What Would (Should) CMS Do? A Debate on Options for Drug Price Negotiations


Moderator: Daniel Ollendorf, PhD, Center for the Evaluation of Value and Risk in Health, Tufts Medical Center, Boston, MA, USA
Panelists: Jane Horvath, MHSA, Horvath Health Policy, College Park, MD, USA; Sean Tunis, MD, MSc, Tufts Center for Evaluation of Value and Risk in Health, Boston, MA, USA; Steven Pearson, MD, MSc, nstitute for Clinical and Economic Review (ICER), Boston, MA, USA

Presentation Documents

ISSUE: With the passage of the Inflation Reduction Act, CMS now has the ability to directly negotiate prices with manufacturers for a limited set of drugs. Dan Ollendorf will moderate the session and present an overview of the use of summary health measures, clinical benefit ratings, and multifaceted approaches for determining drug value. Jon Campbell will focus on summary measures and present the rationale for using cost-effectiveness as a key input for price determination. Sean Tunis will discuss how clinical benefit assessment does or does not align with CMS’ historical approach to medical necessity determination. Jane Horvath will present an industry and policy perspective, and will raise questions as to whether affordability, value, or some other metric should be the driving force behind negotiations.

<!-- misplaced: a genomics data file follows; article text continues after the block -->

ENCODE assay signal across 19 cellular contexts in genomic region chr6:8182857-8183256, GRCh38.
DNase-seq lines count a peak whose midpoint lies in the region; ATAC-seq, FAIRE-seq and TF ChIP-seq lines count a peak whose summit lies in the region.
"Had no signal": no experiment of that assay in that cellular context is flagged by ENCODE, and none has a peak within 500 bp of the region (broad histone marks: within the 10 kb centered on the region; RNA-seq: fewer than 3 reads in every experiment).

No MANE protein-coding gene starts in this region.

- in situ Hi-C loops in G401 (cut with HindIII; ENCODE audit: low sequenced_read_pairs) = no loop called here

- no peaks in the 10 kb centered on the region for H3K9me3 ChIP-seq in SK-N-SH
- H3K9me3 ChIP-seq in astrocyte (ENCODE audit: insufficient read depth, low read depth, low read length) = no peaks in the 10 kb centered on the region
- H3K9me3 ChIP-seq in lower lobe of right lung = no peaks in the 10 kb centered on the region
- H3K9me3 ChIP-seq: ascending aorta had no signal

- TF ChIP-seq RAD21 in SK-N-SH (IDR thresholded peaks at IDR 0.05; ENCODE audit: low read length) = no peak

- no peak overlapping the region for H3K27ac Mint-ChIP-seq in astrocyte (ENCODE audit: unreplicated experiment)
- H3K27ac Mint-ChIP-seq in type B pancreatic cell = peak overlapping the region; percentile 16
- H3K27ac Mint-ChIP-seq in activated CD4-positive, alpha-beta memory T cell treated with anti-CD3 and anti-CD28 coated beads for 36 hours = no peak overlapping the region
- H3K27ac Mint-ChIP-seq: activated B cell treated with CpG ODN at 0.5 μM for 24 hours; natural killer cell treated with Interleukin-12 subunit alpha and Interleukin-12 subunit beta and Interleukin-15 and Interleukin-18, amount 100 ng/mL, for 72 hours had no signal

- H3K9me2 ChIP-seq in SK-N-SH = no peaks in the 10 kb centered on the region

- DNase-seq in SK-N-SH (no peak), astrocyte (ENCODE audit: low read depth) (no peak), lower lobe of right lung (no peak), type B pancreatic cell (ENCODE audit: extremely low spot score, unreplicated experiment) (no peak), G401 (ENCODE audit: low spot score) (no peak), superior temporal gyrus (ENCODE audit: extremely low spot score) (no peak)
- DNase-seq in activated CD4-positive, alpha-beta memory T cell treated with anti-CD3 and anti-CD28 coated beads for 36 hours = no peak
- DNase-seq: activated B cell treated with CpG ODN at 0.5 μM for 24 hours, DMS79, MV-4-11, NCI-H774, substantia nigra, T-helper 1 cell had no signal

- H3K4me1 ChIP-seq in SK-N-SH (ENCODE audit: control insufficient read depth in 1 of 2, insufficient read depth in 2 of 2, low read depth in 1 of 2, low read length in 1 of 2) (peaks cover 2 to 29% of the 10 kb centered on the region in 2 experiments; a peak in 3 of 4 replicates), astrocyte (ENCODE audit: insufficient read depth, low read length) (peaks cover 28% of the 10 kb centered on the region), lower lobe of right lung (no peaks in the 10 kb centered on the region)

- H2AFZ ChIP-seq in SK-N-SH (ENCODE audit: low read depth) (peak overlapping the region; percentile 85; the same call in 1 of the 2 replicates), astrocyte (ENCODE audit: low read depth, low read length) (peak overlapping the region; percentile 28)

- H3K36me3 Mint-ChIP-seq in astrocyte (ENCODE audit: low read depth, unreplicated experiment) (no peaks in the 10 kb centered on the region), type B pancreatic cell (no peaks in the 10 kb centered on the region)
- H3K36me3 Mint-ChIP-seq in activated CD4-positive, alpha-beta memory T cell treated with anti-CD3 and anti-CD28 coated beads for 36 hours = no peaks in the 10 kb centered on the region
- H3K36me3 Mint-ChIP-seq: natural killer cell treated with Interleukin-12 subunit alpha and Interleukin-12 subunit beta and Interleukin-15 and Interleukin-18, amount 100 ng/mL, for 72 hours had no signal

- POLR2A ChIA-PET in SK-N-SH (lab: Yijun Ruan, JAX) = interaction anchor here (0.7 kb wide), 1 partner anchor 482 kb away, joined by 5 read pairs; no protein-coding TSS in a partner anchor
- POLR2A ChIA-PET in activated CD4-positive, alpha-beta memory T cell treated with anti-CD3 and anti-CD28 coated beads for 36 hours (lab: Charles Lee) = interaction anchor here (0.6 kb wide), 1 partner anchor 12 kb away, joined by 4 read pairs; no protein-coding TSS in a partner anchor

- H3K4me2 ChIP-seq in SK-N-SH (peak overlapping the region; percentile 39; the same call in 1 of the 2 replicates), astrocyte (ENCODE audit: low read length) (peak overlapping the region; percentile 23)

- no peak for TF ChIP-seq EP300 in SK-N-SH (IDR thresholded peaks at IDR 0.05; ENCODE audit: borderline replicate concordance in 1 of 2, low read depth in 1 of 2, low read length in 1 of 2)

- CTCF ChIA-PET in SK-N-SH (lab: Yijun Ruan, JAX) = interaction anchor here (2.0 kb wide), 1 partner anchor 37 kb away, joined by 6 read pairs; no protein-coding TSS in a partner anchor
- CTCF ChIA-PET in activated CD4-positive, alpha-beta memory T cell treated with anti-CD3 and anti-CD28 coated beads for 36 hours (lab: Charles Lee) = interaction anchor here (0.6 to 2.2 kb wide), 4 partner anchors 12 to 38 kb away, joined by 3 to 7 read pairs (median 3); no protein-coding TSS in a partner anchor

OVERVIEW: The Inflation Reduction Act empowers CMS to directly negotiate drug prices with manufacturers, but there is no detail on the method that will be employed to arrive at a “fair” price. There is a need for the agency to “get this right” so that the ultimate approach is deemed to be balanced and inclusive of stakeholder input, even if it is not universally embraced by all. This session will review some of the major options for measurement and communication of a candidate drug’s benefit and/or value, debate the potential merits and drawbacks of each, discuss other elements of a CMS process (e.g., deliberation by an independent committee) that may be crucial for its success, and develop a set of recommendations for how the process should be defined initially, updated and expanded, and most importantly, communicated to patients, caregivers, clinicians, and other key stakeholders.




Health Policy & Regulatory